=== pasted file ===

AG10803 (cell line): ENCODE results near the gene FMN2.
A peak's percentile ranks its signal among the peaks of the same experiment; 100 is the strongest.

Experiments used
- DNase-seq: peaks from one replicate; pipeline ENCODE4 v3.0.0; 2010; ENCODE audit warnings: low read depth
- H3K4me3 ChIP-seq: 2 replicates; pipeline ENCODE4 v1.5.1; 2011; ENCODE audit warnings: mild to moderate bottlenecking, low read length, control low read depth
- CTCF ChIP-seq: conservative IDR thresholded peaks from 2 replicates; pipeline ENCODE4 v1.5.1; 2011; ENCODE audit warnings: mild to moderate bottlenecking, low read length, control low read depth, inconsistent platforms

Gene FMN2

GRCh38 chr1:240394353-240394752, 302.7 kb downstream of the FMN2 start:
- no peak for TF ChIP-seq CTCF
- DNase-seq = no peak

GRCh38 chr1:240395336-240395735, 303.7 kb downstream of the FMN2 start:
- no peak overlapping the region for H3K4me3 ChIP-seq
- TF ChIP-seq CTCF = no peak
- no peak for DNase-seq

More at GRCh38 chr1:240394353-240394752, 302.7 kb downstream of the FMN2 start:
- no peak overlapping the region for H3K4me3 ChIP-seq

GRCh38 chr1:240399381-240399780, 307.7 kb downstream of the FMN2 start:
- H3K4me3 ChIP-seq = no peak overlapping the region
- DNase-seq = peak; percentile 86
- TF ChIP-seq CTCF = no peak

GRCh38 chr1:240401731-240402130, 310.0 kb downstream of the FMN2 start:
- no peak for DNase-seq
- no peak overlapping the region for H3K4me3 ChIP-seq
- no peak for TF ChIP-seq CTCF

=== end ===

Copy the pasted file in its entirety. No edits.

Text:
AG10803 (cell line): ENCODE results near the gene FMN2.
A peak's percentile ranks its signal among the peaks of the same experiment; 100 is the strongest.

Experiments used
- DNase-seq: peaks from one replicate; pipeline ENCODE4 v3.0.0; 2010; ENCODE audit warnings: low read depth
- H3K4me3 ChIP-seq: 2 replicates; pipeline ENCODE4 v1.5.1; 2011; ENCODE audit warnings: mild to moderate bottlenecking, low read length, control low read depth
- CTCF ChIP-seq: conservative IDR thresholded peaks from 2 replicates; pipeline ENCODE4 v1.5.1; 2011; ENCODE audit warnings: mild to moderate bottlenecking, low read length, control low read depth, inconsistent platforms

Gene FMN2

GRCh38 chr1:240394353-240394752, 302.7 kb downstream of the FMN2 start:
- no peak for TF ChIP-seq CTCF
- DNase-seq = no peak

GRCh38 chr1:240395336-240395735, 303.7 kb downstream of the FMN2 start:
- no peak overlapping the region for H3K4me3 ChIP-seq
- TF ChIP-seq CTCF = no peak
- no peak for DNase-seq

More at GRCh38 chr1:240394353-240394752, 302.7 kb downstream of the FMN2 start:
- no peak overlapping the region for H3K4me3 ChIP-seq

GRCh38 chr1:240399381-240399780, 307.7 kb downstream of the FMN2 start:
- H3K4me3 ChIP-seq = no peak overlapping the region
- DNase-seq = peak; percentile 86
- TF ChIP-seq CTCF = no peak

GRCh38 chr1:240401731-240402130, 310.0 kb downstream of the FMN2 start:
- no peak for DNase-seq
- no peak overlapping the region for H3K4me3 ChIP-seq
- no peak for TF ChIP-seq CTCF